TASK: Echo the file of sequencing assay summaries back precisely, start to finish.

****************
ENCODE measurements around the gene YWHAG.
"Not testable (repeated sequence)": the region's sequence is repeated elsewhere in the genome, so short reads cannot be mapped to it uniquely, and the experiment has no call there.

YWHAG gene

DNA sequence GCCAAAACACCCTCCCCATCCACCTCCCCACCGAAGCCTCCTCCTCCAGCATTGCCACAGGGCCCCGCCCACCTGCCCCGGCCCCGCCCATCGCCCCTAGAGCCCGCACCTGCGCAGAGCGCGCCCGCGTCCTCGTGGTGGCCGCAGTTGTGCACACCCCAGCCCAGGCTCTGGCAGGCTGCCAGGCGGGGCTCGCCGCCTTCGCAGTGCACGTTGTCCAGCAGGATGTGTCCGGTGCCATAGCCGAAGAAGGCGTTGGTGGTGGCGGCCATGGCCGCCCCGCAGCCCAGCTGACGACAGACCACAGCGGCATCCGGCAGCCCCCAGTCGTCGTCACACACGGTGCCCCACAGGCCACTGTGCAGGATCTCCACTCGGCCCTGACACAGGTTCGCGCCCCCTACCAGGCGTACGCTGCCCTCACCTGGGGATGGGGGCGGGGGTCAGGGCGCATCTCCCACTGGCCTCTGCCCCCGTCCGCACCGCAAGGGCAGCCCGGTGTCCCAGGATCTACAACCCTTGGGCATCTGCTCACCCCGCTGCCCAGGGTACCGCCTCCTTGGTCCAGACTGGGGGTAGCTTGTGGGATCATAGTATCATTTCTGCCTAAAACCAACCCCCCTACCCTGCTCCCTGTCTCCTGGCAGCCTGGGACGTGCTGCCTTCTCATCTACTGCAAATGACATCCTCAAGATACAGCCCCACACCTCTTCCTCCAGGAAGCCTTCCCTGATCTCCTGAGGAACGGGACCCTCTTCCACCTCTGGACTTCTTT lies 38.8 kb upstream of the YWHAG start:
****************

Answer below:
ENCODE measurements around the gene YWHAG.
"Not testable (repeated sequence)": the region's sequence is repeated elsewhere in the genome, so short reads cannot be mapped to it uniquely, and the experiment has no call there.

YWHAG gene

DNA sequence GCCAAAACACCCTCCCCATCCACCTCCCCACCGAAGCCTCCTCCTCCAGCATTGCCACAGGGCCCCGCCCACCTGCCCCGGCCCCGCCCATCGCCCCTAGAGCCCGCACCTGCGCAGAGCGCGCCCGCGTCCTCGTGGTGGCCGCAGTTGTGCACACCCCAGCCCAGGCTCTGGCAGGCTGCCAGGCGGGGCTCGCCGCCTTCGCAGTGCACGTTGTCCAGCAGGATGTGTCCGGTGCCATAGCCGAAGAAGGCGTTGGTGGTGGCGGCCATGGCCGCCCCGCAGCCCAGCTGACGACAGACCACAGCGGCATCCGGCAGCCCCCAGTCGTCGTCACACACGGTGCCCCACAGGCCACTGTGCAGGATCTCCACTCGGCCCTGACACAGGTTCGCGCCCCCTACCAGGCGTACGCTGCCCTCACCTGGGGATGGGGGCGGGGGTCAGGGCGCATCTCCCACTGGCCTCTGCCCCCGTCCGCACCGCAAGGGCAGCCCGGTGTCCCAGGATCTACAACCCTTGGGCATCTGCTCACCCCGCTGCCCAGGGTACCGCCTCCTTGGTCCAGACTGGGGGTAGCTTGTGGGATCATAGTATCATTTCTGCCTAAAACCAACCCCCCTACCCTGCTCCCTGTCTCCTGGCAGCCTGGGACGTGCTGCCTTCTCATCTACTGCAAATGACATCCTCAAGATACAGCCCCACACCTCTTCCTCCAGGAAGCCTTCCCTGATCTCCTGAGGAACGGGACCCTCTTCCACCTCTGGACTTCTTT lies 38.8 kb upstream of the YWHAG start: